Why Cats Bite During Petting!

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This article is posted as part of PGAA’s curation efforts. This was originally posted at PetPav

 

 

There is nothing better than having a nice petting session with your cat. Your cat starts to purr and who doesn’t love that sound! Your little love fest can go on for a few minutes and you are both enjoying it. Until, suddenly, your cat bites you and you’re left confused with tooth marks on your arm. What just happened?

The small bite that is just a little nibble is more of a love bite

When your kitty bites you quickly and it’s soft and gentle, it is really a love bite. And for most of us, that isn’t an issue! Or maybe during your little session, your hand just got in the way. Or just a little nibble all in fun.

When the bite is harder, it is called petting aggression

When you’re petting your cat and for some reason, he or she doesn’t enjoy it anymore, the will use their teeth to express their annoyance. Which is not that surprising because sometimes cats use aggression to communicate in other aspects of their life too. Cats have learned that it can get results so when the petting becomes uncomfortable for them, they resort to the familiar behavior of aggression to cease it. A bite! And you stop petting them!

A few reasons why cats might bite you while you pet them:

There is a possible neurologically negative stimulus associated with some cats being pet for a long time that makes them react like crazy cat!

Some cats have certain areas where they just don’t like being touched. I had a cat who would yelp when I scratched her rear!

There may be too much stimuli in the room from sounds to too many people around and your cat has reached his or her limit!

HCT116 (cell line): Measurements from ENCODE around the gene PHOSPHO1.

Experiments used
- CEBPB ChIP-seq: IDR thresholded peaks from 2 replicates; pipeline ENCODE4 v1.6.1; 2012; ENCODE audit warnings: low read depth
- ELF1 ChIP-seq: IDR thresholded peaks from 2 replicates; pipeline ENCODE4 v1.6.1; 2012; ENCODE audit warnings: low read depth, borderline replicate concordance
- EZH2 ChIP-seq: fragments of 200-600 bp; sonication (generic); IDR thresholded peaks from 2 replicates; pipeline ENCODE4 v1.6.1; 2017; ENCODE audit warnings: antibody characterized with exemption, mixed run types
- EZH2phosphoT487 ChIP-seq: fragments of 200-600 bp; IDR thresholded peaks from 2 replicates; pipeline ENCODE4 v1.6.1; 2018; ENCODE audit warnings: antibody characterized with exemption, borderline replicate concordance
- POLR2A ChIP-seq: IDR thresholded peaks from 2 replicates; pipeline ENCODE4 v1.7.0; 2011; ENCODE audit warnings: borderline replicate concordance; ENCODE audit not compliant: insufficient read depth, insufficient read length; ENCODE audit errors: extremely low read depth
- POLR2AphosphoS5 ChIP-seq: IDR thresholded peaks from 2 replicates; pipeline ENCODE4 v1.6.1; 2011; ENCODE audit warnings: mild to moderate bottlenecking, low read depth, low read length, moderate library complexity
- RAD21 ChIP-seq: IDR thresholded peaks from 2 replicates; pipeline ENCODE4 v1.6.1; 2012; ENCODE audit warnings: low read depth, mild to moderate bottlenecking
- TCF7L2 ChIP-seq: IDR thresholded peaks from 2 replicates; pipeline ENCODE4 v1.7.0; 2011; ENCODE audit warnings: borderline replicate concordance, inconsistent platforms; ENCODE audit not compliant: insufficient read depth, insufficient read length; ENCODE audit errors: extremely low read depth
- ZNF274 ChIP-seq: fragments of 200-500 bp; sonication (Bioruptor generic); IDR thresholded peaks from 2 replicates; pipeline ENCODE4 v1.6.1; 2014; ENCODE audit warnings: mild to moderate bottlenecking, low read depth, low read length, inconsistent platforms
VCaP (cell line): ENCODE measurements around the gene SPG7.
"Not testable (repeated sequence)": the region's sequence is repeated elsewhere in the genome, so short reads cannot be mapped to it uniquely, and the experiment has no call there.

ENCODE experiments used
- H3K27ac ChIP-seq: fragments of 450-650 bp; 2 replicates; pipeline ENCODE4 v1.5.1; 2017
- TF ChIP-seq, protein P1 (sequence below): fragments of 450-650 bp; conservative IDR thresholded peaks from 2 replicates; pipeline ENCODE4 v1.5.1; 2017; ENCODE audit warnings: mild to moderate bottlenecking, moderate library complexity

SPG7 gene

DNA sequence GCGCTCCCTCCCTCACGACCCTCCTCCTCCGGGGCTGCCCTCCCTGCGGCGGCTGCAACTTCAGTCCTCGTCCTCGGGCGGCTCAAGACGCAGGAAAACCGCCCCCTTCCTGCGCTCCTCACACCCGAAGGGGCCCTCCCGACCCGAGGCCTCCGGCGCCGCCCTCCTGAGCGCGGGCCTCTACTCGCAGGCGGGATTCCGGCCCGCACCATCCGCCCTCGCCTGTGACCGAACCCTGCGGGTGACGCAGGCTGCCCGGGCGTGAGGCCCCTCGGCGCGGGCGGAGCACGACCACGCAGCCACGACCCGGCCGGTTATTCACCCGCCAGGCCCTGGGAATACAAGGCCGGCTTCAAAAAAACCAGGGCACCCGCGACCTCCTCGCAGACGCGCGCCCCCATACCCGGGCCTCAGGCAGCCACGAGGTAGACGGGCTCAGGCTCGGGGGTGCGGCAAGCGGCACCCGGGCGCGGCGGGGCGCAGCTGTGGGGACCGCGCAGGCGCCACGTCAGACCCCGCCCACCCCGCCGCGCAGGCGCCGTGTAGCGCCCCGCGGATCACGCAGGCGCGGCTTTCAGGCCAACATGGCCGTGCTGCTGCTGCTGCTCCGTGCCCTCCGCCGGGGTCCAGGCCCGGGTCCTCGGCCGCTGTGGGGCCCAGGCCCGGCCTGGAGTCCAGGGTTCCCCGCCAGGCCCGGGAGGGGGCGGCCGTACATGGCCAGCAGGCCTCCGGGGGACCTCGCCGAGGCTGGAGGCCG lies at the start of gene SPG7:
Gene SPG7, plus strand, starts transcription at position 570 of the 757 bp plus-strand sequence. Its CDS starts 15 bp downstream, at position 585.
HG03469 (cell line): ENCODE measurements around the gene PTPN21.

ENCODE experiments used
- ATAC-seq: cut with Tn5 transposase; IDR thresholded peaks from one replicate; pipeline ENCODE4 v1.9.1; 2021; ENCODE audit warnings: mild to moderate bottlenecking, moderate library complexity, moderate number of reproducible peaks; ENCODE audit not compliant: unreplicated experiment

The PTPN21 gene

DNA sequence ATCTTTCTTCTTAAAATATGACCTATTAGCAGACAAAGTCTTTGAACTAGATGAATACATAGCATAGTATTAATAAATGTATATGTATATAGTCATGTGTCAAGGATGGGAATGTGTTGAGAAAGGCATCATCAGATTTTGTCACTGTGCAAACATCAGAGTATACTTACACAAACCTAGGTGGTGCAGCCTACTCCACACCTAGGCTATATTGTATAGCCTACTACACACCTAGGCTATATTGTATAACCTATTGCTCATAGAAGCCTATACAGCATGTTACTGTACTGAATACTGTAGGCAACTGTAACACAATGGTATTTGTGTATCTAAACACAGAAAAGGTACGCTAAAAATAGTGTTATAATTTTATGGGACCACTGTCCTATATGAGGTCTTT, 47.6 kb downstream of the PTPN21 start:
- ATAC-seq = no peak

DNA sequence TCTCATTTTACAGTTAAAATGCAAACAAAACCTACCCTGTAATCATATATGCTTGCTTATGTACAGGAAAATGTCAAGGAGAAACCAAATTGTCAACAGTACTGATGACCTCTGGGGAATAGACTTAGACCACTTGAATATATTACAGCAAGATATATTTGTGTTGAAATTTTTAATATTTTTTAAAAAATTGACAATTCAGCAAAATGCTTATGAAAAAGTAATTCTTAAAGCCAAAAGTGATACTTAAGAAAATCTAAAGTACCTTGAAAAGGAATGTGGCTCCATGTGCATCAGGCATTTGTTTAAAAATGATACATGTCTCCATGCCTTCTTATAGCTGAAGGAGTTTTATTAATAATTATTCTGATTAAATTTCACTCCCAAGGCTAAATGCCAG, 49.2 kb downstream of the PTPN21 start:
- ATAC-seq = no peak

There are some warning signs to look out for when your cat is about to become aggressive

Cats do give warning signs through their body language before they bite. Pay attention to their tail, body position and eyes:

Tail: A cat that’s on edge will wag their tail back and forth. They may also puff the hair out on their tail as well. This is there way of telling you they need a break from playing.

Body Position: As you are playing, you may feel their skin start to twitch quickly or they may begin to squirm and become tense. They are warning you that they are on the verge of a stimulation overload.

Eyes: Your cat’s eyes will become dilated when they are happy and playful. But if they starts moving their eyes and head towards you, then away, and back towards you, this is their way of showing you that they have had enough!

It’s not always easy to tell if your cat is feeling overwhelmed. Hard bites may still happen. If they do, you can help them learn it’s not okay to bite this way. To discourage your cat from biting hard, tell them “No!” and walk away. Or have a toy handy that your cat could gnaw on instead.

Try to learn your cat’s threshold for affection and stop petting your cat just prior to that threshold. As your cat improves, gradually increase the amount of petting per session.

If your cat does bite hard, you might like our article to find out if cat bites are dangerous: Cat Bites

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